FINANCE and education department teams have been going into schools to discuss financial plans in place to manage debt.

This has surprised some, who believed that schools would be starting the new financial year in a neutral position.

From April 1, a new funding formula will be used  and it had been believed that the deficit, which would stay with the school, would be “parked” for payment at a future date.

Education director, Ian Budd, who is leaving PCC soon to take up a role at Warwickshire said that this was the case in a scrutiny meeting last month.

But education portfolio holder, Cllr Myfanwy Alexander (Independent – Banwy), has stressed this is not the position now.

“The funding formula recently agreed by cabinet, provides for the distribution of funds to individual schools and is a separate issue to the management of deficits under the Powys Scheme for Financing of Schools 2017/18.

“The finance scheme has no provision to write off a deficit, unless a school is closing, and stipulates that a deficit must be paid off within three years or five years with approval from the appropriate finance officer.”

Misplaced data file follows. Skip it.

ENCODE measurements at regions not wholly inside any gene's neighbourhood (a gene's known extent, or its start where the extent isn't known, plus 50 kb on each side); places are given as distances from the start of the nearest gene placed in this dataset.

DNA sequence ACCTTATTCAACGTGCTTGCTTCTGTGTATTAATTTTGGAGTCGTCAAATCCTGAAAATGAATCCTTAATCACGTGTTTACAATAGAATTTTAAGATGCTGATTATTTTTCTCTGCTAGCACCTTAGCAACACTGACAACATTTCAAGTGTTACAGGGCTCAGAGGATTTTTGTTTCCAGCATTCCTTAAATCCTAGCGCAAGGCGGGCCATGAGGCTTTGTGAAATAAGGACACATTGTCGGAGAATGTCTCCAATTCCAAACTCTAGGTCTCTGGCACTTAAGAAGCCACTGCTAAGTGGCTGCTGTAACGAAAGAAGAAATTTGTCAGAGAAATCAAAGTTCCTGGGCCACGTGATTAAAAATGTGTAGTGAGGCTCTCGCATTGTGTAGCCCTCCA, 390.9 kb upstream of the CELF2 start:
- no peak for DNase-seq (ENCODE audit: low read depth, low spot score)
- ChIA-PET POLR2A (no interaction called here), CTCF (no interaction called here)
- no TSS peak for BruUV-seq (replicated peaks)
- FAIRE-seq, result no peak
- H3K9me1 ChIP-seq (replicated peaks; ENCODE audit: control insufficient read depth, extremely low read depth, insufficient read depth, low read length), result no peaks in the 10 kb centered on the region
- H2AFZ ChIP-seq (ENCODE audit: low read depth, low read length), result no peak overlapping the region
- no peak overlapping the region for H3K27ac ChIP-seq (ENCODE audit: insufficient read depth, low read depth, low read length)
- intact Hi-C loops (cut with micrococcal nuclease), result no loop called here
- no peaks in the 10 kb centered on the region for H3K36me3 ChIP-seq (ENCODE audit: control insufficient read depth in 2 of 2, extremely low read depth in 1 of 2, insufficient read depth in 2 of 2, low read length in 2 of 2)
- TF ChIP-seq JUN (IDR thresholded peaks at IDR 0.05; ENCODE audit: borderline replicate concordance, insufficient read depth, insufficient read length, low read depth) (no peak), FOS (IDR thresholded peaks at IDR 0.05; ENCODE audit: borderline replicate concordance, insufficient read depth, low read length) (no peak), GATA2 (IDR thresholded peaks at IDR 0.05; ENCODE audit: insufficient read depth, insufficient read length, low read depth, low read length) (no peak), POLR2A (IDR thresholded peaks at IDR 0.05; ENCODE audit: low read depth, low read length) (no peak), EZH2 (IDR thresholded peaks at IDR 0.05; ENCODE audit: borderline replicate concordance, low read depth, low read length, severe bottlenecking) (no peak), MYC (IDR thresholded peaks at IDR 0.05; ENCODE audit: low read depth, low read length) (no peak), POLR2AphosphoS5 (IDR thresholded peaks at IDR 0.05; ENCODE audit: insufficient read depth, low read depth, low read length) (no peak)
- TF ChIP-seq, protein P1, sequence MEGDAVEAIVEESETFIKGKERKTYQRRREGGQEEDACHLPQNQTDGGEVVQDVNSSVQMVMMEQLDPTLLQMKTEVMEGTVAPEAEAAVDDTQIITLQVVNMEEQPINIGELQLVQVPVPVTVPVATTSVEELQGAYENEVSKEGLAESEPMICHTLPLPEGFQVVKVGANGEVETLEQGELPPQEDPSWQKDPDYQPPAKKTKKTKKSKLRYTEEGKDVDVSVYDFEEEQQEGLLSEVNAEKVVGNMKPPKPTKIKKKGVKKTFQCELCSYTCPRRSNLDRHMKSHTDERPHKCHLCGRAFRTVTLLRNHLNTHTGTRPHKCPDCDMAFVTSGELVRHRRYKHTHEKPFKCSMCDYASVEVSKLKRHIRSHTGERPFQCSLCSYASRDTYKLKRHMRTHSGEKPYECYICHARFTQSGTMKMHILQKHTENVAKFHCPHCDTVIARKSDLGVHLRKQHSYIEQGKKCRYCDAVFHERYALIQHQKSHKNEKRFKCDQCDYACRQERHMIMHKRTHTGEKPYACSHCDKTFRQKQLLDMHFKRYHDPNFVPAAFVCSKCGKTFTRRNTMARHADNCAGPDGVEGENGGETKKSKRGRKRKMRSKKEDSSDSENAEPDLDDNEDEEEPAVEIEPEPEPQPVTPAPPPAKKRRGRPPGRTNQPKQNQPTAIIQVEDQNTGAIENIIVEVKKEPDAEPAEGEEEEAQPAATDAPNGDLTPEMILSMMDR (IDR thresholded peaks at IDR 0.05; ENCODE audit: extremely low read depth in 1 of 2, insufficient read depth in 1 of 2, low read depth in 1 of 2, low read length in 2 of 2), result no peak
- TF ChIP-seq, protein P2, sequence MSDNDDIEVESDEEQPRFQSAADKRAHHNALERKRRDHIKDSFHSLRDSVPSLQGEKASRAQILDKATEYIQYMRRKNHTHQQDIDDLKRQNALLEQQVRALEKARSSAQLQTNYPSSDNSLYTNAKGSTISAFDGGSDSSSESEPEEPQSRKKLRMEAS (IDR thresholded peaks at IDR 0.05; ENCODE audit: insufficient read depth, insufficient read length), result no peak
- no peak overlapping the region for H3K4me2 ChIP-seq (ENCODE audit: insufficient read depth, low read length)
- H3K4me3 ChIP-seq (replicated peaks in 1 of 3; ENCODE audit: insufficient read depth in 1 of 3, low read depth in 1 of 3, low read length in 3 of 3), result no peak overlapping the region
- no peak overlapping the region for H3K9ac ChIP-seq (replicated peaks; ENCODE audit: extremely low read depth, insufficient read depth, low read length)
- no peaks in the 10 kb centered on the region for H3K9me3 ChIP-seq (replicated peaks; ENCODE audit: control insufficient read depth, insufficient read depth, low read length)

At the moment secondary schools are £4, 161,951 in the red.

And the schools causing most concern are:

Brecon High school – £1,564,878

Crickhowell High School – £1,024,708

Welshpool High School £886,757

Schools in an unlicensed position have been asked to submit a recovery plan over three to five years,

An unauthorised deficit is addressed through statutory compliance with the Governing body.

At a meeting of the Learning Skills and Economy Scrutiny Committee, on January 4, Mr Budd was asked to clarify the position for school with deficit budgets.

Director of Education, Ian Budd, answered:  “Any historic deficit stays with the school unless it closes, that’s the statutory position.

“The will be no excess in the allocation to pay back deficits, so there’s a pressure that school live within their means. Their ability to pay back will realistically be limited.”